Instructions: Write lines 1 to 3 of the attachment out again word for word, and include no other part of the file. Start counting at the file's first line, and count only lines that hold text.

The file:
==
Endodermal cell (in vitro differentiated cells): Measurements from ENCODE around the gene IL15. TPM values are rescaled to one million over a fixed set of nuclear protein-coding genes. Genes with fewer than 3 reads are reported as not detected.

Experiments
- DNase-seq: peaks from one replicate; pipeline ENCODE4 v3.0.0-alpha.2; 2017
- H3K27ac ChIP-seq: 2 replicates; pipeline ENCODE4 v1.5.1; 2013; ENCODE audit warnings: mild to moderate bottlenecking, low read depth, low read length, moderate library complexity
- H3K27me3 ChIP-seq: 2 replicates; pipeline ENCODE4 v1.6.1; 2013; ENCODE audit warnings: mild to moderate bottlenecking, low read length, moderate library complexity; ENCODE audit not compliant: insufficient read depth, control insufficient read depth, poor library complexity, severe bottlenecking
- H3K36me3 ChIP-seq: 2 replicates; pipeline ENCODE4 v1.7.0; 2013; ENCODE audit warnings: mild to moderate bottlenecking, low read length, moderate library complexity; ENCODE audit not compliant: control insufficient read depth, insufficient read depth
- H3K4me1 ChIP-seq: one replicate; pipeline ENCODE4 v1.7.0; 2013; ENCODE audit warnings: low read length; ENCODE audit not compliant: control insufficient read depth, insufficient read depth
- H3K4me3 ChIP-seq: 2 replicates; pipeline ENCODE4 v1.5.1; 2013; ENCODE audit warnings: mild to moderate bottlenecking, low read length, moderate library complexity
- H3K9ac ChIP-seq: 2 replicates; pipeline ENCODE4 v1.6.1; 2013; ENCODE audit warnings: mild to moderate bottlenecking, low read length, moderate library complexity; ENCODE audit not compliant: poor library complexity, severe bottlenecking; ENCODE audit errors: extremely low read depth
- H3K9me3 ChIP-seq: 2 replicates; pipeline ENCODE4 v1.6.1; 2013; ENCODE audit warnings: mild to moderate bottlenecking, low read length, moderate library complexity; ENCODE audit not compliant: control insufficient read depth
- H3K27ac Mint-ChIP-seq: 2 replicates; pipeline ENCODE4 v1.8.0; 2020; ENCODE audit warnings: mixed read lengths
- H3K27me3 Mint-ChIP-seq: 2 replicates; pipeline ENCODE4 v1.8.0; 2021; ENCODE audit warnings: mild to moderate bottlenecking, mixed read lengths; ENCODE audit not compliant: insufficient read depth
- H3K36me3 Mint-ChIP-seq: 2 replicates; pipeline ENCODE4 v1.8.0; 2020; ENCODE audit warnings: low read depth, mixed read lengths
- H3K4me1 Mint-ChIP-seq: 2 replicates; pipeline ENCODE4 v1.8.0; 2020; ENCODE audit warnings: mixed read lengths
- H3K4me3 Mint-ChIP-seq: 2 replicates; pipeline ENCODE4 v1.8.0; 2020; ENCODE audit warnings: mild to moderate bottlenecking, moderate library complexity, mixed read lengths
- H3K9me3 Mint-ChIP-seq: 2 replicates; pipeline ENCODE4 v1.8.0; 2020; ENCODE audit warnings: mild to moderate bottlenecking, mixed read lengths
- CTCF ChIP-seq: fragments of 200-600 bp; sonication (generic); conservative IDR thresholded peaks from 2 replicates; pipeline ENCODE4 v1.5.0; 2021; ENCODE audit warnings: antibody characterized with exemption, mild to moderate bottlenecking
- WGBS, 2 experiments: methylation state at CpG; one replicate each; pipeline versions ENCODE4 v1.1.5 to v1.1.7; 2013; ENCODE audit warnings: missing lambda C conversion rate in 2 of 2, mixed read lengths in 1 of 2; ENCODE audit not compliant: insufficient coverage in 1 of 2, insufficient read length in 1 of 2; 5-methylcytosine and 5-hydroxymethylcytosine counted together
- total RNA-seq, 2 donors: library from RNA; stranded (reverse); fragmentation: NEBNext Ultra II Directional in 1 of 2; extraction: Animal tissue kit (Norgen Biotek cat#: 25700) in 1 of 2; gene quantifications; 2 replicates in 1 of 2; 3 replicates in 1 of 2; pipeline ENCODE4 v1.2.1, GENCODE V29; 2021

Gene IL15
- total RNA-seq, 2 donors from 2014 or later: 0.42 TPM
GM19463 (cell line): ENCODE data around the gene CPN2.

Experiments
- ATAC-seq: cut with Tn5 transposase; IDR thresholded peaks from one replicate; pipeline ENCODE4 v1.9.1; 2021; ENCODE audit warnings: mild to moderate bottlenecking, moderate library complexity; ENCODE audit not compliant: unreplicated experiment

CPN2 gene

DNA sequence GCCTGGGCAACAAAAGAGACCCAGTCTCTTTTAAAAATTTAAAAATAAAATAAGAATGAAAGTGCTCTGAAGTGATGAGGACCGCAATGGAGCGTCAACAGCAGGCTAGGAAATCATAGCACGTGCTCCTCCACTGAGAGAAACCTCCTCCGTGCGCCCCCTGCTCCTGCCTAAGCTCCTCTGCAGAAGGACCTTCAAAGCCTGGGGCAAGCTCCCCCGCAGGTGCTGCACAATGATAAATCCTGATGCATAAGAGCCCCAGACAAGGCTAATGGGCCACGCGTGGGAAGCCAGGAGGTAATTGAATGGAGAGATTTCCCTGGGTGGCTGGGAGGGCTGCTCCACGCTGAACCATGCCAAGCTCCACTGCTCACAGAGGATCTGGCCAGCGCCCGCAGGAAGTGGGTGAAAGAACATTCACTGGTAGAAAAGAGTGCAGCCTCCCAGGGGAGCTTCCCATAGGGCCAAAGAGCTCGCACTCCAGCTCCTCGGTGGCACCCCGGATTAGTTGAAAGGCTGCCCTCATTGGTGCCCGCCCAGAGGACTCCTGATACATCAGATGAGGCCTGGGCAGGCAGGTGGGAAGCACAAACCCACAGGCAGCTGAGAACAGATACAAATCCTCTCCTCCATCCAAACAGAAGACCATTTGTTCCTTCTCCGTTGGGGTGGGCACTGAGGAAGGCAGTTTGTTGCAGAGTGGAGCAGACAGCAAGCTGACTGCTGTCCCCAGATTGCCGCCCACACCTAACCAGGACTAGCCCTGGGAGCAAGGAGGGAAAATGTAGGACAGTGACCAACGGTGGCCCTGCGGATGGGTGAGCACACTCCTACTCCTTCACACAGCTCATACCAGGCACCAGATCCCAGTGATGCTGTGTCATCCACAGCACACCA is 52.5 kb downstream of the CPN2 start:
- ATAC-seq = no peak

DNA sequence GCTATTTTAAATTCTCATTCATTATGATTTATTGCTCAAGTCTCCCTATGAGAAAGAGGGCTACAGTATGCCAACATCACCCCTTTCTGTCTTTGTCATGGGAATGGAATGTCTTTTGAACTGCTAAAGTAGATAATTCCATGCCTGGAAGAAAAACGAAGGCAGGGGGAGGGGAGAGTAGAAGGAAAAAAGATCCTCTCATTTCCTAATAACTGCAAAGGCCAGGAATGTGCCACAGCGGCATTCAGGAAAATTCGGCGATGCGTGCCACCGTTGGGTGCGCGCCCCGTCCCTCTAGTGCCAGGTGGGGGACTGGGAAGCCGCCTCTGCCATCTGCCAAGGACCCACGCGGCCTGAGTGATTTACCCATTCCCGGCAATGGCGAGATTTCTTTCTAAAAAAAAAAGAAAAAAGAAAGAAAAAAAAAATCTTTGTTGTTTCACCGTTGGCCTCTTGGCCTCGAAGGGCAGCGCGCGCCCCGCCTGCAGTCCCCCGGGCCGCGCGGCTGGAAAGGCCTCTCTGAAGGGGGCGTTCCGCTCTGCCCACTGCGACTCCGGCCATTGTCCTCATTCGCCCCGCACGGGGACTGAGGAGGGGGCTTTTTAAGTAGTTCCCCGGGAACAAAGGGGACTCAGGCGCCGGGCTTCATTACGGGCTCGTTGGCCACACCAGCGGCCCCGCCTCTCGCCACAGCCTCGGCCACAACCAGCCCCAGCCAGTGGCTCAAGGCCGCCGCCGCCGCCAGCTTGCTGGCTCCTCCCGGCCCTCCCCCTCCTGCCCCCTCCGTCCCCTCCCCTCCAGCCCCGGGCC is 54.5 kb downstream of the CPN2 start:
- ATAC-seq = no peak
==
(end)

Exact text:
Endodermal cell (in vitro differentiated cells): Measurements from ENCODE around the gene IL15. TPM values are rescaled to one million over a fixed set of nuclear protein-coding genes. Genes with fewer than 3 reads are reported as not detected.

Experiments
- DNase-seq: peaks from one replicate; pipeline ENCODE4 v3.0.0-alpha.2; 2017